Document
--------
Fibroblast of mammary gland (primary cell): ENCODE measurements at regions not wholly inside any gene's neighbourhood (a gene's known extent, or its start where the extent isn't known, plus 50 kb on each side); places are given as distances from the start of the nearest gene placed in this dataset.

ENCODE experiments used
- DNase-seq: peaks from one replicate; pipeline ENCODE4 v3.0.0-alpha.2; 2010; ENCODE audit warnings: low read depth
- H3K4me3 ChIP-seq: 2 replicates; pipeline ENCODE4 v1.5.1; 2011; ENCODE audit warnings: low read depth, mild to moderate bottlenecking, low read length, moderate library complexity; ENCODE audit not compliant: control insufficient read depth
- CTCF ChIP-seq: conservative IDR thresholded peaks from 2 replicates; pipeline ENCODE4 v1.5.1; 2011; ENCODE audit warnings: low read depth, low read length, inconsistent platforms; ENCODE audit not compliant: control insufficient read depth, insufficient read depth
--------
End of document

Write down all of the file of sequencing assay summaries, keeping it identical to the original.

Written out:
Fibroblast of mammary gland (primary cell): ENCODE measurements at regions not wholly inside any gene's neighbourhood (a gene's known extent, or its start where the extent isn't known, plus 50 kb on each side); places are given as distances from the start of the nearest gene placed in this dataset.

ENCODE experiments used
- DNase-seq: peaks from one replicate; pipeline ENCODE4 v3.0.0-alpha.2; 2010; ENCODE audit warnings: low read depth
- H3K4me3 ChIP-seq: 2 replicates; pipeline ENCODE4 v1.5.1; 2011; ENCODE audit warnings: low read depth, mild to moderate bottlenecking, low read length, moderate library complexity; ENCODE audit not compliant: control insufficient read depth
- CTCF ChIP-seq: conservative IDR thresholded peaks from 2 replicates; pipeline ENCODE4 v1.5.1; 2011; ENCODE audit warnings: low read depth, low read length, inconsistent platforms; ENCODE audit not compliant: control insufficient read depth, insufficient read depth